But others rejected Simon’s interpretation of the French Open snub, including Nicole Gibbs, an American player and former star at Stanford who made her views clear first through her Twitter account and then in a follow-up interview on Wednesday.
“I don’t believe that withholding a wild card is a ‘penalizing’ action,” she wrote in an email. “A wild card is discretionary and not merit-based in nature, so it’s natural for public opinion and morality to creep into the deliberation process. But by criticizing the French Open, the WTA is making a pitch for preferential treatment for Maria that would not be made for other players.”
Still, Simon said he felt the French federation had gone beyond its brief.
“I think where we run into trouble,” he said, “is when we sign up for a program, and we agree to support the program and support the decisions that come from it, and then when the decisions come forward you decide to put your own spin on that and decide whether that’s enough or appropriate or interpret the decision. Then I think you are crossing the line.”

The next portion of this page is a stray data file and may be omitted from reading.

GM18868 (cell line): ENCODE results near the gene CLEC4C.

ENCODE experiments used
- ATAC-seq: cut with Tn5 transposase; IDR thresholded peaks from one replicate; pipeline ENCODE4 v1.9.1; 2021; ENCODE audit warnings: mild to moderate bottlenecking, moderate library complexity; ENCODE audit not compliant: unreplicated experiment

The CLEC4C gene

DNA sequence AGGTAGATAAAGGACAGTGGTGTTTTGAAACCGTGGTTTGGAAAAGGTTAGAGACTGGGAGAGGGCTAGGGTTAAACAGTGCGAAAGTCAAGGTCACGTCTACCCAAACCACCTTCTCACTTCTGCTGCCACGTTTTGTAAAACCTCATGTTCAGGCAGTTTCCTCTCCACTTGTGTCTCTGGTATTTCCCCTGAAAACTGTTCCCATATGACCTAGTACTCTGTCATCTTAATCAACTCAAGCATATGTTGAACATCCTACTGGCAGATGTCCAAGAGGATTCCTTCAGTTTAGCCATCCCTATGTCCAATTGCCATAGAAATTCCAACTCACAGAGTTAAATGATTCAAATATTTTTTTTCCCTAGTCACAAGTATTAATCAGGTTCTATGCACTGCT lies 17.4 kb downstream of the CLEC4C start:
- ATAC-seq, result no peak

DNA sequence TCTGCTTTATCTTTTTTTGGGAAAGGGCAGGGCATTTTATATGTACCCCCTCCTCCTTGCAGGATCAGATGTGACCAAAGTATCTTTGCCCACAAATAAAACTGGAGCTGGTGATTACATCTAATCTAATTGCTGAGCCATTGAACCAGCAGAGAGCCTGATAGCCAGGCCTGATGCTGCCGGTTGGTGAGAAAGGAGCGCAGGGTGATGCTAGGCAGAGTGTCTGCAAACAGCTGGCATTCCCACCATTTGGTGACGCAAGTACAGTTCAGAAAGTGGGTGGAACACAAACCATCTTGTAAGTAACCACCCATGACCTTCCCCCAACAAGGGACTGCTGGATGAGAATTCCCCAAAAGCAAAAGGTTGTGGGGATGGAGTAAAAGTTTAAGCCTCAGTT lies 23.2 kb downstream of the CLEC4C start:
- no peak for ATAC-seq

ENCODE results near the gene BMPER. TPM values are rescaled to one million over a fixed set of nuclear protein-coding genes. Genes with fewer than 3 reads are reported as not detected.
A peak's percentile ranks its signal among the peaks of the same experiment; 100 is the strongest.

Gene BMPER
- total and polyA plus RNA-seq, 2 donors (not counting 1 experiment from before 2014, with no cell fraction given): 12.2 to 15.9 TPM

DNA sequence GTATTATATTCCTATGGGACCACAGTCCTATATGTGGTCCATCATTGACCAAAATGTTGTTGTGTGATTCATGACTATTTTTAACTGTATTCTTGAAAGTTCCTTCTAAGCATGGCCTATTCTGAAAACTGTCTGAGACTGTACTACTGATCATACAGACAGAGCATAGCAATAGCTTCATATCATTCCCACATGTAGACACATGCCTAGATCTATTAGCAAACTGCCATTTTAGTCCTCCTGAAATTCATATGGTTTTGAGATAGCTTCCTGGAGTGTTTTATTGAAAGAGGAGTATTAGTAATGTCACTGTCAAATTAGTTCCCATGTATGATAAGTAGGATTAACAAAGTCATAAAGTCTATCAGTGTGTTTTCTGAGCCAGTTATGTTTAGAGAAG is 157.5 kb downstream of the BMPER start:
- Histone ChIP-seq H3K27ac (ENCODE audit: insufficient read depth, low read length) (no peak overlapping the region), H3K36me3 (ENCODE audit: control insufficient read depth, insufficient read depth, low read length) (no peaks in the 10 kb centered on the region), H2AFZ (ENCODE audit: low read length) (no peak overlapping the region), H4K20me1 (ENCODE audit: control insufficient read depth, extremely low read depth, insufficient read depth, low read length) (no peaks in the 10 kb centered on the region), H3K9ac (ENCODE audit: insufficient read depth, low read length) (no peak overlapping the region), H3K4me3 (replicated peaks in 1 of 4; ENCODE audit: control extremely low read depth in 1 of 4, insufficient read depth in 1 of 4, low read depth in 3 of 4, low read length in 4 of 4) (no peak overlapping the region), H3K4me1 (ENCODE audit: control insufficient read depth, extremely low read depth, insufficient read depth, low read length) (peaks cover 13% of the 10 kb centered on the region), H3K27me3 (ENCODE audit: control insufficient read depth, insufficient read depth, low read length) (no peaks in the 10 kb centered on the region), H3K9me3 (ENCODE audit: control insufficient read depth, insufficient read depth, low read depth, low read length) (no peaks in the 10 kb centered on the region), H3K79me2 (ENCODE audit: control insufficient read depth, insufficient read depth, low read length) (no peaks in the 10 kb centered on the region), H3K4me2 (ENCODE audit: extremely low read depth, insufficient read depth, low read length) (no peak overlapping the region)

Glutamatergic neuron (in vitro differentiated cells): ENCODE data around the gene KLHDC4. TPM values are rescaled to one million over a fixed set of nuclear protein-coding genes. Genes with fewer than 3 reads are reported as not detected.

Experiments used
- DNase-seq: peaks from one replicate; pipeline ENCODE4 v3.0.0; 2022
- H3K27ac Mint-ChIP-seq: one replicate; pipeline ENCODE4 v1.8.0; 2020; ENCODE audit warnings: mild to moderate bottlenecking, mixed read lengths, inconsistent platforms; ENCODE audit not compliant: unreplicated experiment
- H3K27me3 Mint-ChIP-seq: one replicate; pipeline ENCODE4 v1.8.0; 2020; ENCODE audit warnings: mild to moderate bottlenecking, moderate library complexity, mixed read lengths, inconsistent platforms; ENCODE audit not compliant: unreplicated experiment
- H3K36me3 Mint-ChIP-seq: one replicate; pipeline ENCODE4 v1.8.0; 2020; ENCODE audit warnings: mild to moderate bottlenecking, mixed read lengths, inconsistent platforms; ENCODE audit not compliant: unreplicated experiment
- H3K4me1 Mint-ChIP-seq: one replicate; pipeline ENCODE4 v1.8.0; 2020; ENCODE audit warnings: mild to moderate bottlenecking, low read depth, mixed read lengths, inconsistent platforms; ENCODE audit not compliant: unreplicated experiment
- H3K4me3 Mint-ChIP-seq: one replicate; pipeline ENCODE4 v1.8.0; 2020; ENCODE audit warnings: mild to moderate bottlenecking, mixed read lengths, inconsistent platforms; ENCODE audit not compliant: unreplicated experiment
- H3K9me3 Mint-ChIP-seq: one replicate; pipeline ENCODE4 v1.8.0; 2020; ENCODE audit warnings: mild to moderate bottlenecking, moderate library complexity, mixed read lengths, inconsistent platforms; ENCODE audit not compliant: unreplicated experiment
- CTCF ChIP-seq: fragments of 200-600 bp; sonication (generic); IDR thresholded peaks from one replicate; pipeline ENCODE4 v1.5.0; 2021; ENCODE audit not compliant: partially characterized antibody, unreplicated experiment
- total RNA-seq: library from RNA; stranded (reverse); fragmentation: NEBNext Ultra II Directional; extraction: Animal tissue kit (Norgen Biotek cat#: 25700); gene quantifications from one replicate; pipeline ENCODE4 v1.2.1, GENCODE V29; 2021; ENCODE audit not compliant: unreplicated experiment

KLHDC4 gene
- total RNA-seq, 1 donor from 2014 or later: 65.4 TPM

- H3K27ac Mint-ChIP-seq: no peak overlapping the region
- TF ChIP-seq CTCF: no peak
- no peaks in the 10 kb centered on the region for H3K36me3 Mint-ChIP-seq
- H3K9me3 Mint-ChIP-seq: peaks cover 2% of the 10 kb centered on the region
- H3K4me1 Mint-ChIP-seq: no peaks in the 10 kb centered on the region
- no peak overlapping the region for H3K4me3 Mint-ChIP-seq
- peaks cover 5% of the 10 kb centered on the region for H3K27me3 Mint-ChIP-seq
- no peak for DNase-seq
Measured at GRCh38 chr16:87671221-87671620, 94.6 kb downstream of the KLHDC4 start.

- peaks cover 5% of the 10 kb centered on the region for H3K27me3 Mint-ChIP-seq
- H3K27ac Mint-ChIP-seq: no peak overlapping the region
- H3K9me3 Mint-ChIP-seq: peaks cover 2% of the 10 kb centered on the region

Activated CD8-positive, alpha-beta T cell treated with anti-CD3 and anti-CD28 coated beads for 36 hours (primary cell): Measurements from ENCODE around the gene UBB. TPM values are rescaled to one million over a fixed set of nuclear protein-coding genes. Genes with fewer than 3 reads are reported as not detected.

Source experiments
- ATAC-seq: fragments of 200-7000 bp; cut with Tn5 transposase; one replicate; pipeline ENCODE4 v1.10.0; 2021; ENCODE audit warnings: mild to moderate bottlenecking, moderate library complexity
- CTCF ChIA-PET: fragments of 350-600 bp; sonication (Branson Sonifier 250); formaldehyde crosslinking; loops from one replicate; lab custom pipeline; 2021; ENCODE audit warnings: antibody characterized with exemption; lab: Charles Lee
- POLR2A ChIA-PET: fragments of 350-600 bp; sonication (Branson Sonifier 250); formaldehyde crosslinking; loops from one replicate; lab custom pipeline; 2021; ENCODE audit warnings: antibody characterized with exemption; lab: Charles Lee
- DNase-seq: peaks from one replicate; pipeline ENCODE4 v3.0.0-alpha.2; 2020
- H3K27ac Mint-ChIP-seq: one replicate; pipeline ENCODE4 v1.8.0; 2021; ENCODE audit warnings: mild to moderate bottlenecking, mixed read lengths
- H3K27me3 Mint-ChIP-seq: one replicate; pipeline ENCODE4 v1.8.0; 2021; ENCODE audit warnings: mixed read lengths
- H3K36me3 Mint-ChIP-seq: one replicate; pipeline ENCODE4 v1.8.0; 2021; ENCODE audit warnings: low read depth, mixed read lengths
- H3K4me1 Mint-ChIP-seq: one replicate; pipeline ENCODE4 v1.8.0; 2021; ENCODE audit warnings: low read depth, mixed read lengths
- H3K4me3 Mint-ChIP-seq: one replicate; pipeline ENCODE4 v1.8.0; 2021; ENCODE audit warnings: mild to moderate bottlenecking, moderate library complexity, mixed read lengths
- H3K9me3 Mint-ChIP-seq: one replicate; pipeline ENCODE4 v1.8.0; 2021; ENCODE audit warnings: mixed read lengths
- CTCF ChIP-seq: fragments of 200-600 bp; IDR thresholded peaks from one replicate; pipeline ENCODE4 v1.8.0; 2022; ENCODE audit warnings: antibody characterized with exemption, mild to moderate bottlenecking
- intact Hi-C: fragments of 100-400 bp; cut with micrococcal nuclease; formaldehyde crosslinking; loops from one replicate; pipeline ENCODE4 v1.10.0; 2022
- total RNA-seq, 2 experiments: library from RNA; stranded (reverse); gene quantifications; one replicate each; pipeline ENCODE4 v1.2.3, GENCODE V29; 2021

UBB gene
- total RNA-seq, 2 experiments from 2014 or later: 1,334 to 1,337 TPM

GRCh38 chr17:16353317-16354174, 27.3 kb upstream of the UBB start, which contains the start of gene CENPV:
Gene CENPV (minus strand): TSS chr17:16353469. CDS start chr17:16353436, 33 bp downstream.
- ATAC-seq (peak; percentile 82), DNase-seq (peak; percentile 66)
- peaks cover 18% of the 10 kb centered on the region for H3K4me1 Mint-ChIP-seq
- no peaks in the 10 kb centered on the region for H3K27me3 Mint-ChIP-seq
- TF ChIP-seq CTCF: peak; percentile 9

Nicolas Mahut, a French men’s player currently ranked 48th in singles and fourth in doubles, also contested the WTA’s position.
She is far from Sharapova non grata elsewhere in France, however. Denis Naegelen, the owner and director of the tournament in Strasbourg, which she won in 2010, was still holding a wild card for Sharapova on Wednesday without much hope of her…